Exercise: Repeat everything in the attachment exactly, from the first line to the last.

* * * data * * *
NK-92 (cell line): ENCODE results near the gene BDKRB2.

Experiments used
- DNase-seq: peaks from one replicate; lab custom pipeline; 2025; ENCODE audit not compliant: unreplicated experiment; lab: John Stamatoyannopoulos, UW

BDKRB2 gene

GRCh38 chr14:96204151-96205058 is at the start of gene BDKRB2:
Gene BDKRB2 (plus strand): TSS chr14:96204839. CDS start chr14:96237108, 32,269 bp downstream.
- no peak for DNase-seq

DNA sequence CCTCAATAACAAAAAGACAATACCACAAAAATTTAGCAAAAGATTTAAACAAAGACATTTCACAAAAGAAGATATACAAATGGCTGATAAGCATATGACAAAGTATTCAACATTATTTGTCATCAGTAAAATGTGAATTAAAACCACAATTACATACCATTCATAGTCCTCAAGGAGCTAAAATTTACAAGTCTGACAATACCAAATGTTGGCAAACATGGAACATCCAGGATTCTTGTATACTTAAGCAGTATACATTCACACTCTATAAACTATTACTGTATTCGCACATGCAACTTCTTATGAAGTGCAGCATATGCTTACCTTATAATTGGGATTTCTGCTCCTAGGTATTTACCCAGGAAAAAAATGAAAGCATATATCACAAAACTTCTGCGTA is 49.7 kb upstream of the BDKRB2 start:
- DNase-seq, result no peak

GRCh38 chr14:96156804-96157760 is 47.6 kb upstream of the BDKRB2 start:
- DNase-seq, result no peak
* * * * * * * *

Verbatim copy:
NK-92 (cell line): ENCODE results near the gene BDKRB2.

Experiments used
- DNase-seq: peaks from one replicate; lab custom pipeline; 2025; ENCODE audit not compliant: unreplicated experiment; lab: John Stamatoyannopoulos, UW

BDKRB2 gene

GRCh38 chr14:96204151-96205058 is at the start of gene BDKRB2:
Gene BDKRB2 (plus strand): TSS chr14:96204839. CDS start chr14:96237108, 32,269 bp downstream.
- no peak for DNase-seq

DNA sequence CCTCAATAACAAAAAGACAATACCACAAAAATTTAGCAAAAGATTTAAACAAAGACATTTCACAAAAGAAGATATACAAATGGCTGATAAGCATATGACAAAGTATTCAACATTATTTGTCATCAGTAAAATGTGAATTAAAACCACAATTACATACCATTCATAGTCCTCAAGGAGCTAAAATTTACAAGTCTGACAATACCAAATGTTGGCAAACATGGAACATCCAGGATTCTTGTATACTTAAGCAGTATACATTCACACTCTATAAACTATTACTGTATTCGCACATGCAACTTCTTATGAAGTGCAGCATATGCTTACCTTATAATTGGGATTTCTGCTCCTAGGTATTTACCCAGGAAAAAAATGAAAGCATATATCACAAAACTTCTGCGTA is 49.7 kb upstream of the BDKRB2 start:
- DNase-seq, result no peak

GRCh38 chr14:96156804-96157760 is 47.6 kb upstream of the BDKRB2 start:
- DNase-seq, result no peak